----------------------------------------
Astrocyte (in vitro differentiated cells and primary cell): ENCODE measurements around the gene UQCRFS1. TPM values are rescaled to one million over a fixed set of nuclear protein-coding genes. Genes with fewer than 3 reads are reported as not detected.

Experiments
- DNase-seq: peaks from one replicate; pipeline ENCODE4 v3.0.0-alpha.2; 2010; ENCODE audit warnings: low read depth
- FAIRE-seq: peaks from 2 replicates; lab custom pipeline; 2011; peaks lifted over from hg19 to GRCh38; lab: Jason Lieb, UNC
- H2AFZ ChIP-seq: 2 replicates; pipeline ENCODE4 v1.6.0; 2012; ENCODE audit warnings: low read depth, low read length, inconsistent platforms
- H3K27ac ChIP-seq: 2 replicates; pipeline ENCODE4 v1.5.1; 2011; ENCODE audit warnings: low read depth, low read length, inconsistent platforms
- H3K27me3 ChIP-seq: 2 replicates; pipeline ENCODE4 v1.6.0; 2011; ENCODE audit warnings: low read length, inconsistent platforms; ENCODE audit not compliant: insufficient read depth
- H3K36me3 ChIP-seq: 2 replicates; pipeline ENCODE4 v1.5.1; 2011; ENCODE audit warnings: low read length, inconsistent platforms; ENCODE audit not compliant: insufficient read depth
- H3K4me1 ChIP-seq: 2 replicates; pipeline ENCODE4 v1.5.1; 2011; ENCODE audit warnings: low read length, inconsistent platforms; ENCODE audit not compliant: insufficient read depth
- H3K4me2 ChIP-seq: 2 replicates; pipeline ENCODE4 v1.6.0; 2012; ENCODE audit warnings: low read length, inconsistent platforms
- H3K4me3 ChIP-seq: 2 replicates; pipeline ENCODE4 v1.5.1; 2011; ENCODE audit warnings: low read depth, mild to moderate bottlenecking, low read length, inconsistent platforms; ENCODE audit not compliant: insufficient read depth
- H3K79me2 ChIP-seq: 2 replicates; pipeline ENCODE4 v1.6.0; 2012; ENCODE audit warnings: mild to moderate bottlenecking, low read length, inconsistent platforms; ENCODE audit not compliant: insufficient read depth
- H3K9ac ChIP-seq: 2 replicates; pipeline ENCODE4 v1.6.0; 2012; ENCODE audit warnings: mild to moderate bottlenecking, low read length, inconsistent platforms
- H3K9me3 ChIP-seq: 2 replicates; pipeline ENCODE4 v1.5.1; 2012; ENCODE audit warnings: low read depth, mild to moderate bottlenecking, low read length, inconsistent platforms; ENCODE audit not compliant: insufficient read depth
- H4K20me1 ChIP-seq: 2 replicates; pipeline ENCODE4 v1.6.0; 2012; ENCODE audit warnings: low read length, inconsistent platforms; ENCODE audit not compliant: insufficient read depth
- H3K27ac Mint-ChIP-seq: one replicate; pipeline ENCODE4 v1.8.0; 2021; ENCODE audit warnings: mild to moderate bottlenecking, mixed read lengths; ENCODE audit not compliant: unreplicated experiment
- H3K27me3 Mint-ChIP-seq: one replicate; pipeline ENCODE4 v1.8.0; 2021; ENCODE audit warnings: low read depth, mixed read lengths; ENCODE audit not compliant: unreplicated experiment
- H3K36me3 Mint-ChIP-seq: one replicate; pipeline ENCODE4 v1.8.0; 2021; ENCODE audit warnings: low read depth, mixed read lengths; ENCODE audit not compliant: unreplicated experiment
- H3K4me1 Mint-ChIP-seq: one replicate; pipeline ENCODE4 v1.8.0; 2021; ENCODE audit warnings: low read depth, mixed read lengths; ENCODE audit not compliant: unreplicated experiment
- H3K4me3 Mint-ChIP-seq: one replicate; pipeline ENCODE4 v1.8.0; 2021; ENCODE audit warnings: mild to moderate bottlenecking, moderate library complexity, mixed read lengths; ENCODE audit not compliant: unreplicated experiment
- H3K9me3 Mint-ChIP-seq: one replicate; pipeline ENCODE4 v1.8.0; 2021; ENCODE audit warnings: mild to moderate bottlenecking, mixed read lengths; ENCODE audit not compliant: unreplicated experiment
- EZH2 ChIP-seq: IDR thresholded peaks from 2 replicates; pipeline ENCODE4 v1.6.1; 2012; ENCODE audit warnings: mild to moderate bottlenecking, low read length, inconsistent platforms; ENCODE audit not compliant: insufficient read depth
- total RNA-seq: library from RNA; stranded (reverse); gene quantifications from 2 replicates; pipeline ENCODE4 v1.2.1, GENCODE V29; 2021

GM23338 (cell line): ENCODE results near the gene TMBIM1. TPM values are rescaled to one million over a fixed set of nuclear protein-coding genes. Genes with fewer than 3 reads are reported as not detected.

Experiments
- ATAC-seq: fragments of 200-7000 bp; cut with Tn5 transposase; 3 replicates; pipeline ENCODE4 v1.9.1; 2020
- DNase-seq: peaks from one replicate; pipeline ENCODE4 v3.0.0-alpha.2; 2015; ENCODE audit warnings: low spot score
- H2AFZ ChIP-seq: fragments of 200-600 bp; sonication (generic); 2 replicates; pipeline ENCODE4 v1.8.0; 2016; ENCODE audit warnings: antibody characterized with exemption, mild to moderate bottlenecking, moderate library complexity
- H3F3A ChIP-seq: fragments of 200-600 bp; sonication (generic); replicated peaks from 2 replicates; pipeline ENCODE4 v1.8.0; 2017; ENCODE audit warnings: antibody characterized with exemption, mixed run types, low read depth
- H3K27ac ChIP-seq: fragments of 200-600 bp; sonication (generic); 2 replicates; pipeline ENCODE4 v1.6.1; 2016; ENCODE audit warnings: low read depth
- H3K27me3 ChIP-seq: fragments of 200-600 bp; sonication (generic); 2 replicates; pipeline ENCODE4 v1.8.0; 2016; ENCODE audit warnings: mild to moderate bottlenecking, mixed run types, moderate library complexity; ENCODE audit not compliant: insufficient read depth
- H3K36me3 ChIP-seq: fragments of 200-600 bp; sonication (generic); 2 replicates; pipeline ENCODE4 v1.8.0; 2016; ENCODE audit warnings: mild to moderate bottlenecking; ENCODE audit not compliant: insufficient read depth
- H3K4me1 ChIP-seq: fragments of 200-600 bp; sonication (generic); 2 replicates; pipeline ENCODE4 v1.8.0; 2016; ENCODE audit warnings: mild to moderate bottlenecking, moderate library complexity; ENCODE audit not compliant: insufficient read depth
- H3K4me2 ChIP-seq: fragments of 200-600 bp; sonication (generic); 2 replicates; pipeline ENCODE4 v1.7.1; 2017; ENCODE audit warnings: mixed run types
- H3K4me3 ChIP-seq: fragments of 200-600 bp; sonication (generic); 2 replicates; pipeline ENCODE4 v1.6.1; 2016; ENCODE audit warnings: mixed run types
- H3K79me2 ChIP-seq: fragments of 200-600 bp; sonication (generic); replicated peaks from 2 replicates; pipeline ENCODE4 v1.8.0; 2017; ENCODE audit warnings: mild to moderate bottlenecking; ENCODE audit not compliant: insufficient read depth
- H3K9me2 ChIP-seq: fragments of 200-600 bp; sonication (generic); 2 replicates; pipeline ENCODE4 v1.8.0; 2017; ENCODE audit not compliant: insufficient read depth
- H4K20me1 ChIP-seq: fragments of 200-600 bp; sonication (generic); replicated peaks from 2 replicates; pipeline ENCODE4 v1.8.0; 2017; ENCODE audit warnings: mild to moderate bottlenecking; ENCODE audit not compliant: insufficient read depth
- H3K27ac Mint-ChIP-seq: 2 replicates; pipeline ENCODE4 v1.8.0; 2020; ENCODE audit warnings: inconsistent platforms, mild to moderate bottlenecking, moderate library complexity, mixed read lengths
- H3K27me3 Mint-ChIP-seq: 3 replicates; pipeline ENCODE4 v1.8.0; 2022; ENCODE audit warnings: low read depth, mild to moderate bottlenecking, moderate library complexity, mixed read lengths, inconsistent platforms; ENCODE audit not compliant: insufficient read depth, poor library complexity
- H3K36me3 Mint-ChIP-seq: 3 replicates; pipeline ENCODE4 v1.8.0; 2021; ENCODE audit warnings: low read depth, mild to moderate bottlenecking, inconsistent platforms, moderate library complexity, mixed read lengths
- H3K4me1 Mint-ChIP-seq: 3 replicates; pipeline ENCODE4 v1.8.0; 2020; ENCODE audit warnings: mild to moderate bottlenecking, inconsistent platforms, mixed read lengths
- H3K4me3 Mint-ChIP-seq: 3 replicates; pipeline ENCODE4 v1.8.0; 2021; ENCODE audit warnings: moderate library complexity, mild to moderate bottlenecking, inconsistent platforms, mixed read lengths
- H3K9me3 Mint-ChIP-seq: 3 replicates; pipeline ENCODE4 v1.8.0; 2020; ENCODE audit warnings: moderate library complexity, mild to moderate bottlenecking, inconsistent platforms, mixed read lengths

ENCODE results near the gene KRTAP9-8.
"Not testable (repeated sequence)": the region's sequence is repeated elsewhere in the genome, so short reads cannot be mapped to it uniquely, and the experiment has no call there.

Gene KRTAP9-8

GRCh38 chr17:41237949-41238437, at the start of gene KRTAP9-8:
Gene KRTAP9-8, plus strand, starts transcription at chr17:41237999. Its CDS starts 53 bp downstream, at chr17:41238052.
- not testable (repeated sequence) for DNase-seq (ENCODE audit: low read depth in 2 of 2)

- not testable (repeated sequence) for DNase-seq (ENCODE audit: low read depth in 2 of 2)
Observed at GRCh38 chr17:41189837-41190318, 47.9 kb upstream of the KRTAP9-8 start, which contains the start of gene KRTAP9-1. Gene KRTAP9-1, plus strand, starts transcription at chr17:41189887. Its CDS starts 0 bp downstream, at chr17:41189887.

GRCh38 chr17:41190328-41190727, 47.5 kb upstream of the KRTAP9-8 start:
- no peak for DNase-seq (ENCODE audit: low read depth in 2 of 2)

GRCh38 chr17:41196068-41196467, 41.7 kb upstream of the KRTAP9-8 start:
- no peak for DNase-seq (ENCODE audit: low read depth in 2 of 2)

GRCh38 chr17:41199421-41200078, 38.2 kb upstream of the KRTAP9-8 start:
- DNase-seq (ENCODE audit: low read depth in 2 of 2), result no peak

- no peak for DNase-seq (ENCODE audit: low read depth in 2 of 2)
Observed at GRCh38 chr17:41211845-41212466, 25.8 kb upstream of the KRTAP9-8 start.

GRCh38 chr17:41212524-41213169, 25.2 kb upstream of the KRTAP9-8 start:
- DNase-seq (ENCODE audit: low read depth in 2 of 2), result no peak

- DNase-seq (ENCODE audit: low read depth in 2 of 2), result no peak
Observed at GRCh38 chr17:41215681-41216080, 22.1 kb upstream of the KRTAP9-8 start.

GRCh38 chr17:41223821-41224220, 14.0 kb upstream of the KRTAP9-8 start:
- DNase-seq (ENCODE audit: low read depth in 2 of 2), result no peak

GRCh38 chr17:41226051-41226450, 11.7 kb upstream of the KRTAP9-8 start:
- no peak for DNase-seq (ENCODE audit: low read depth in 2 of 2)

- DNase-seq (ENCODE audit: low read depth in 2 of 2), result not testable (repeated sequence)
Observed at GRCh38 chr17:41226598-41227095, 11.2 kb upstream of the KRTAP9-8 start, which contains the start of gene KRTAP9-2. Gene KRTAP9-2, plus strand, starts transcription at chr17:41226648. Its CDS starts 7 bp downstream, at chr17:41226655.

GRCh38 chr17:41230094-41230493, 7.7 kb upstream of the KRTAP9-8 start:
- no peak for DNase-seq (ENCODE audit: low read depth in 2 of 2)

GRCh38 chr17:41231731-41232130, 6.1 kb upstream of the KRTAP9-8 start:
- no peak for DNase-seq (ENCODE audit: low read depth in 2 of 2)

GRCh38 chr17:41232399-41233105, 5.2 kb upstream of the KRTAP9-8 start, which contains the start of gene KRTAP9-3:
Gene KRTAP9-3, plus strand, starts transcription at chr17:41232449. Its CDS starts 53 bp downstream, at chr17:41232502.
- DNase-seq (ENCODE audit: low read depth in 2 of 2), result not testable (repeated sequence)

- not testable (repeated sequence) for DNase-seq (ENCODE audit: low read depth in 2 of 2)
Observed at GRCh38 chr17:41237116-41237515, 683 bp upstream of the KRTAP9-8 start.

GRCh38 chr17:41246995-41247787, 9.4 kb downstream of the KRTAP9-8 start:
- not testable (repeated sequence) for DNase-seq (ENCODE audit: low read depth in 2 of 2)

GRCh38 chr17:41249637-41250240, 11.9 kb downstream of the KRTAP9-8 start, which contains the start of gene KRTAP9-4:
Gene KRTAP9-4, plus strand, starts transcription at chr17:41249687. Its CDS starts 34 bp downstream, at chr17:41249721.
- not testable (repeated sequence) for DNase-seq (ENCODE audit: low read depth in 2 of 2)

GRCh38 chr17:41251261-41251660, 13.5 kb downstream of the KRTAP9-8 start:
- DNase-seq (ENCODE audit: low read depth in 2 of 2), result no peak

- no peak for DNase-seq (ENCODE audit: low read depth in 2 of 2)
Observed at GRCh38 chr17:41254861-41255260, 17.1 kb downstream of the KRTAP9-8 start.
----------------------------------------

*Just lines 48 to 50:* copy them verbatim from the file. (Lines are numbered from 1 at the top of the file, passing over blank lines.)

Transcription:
GRCh38 chr17:41237949-41238437, at the start of gene KRTAP9-8:
Gene KRTAP9-8, plus strand, starts transcription at chr17:41237999. Its CDS starts 53 bp downstream, at chr17:41238052.
- not testable (repeated sequence) for DNase-seq (ENCODE audit: low read depth in 2 of 2)